Moniz spoke several times about his support for an “all of the above” approach to energy development that includes oil and gas, small modular reactors, renewable energy, the utilization of coal with carbon capture and sequestration, and energy storage. In answer to a question from Senator Lamar Alexander (R-TN), Moniz said he would work on a reauthorization of the America COMPETES legislation which, Alexander explained, would reduce program duplication and strengthen ARPA-E. Moniz agreed with Alexander that DOE plays an important role in the support of high performance computing.
In answer to a question from Senator Jim Risch (R-ID) about the future role of the national laboratories in a time of budget constraints and sequestration, Moniz responded that he wanted laboratory directors to play an expanded role of being planners and not just R&D performers. Moniz spoke of the need for more multidisciplinary research with a commitment to difficult problems, working with the nation’s universities.
Ongoing problems with leaking tanks at the Hanford Reservation were also discussed, with Moniz telling the committee that he will closely examine previous research, adding that he will be making a site visit.
The national security role of the Department of Energy was not a subject of the senators’ questions. In his written statement, Moniz stated:
“The President, starting with his Prague speech in 2009, has laid out a vision of nuclear security: step-by-step reductions in nuclear weapons, while ensuring the safety, security and effectiveness of our stockpile as long as we have nuclear weapons; strengthened efforts to prevent the spread of nuclear weapons; and measures to prevent nuclear terrorism. DOE has significant responsibilities spanning much of this agenda.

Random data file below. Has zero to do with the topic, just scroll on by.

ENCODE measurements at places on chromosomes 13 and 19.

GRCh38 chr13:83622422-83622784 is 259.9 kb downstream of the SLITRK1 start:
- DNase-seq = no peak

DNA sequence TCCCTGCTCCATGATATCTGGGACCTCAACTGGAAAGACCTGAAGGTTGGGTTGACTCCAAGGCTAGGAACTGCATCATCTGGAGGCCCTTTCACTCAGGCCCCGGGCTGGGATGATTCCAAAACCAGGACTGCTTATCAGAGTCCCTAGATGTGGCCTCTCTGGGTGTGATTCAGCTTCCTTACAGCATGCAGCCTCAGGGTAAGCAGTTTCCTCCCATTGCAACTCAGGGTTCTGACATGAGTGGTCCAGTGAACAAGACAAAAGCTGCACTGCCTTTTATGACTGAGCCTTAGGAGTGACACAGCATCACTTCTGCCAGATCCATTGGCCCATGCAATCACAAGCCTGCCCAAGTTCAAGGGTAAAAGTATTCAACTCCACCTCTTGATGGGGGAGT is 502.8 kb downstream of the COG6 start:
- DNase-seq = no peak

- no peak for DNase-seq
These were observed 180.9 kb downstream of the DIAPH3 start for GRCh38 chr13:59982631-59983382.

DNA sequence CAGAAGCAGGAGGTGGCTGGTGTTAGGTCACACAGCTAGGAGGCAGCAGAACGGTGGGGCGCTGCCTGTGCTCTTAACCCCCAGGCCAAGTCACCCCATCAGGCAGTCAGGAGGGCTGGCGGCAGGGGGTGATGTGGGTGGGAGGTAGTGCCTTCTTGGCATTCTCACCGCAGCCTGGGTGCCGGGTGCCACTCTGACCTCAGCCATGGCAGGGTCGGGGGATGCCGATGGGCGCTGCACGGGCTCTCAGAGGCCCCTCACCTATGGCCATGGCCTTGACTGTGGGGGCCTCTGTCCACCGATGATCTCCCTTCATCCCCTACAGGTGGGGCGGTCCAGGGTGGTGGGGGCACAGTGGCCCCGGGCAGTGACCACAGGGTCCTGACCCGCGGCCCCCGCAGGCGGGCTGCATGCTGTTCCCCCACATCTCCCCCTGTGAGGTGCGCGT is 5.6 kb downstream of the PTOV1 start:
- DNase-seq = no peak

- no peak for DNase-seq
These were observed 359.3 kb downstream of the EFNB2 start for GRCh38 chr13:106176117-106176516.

“The Department is entrusted with the responsibility to maintain a safe and reliable nuclear weapons stockpile in the absence of underground testing. The responsibility for certifying this to the President rests with the Departments of Energy and Defense, with the DOE/NNSA lab directors at the center of the technical evaluation process. When I served as DOE Undersecretary, I led a review of the science-based stockpile stewardship program that emphasized the importance of strong DOE-DOD collaboration to integrate military requirements with stockpile stewardship activities. If confirmed, I intend to engage actively in this collaborative effort -- an important piece of our national security posture and a core element of the President’s nuclear security agenda.”
In his concluding remarks, Wyden told Moniz that he was encouraged by the sentiments of both Republican and Democratic senators, telling Moniz “you have the expertise and it’s clear you have built a lot of goodwill with senators on both sides of the aisle. I plan to support your nomination.” Murkowski’s comments were of a similar nature: “You may prove to be the rare nominee who gathers wide bipartisan acclaim.”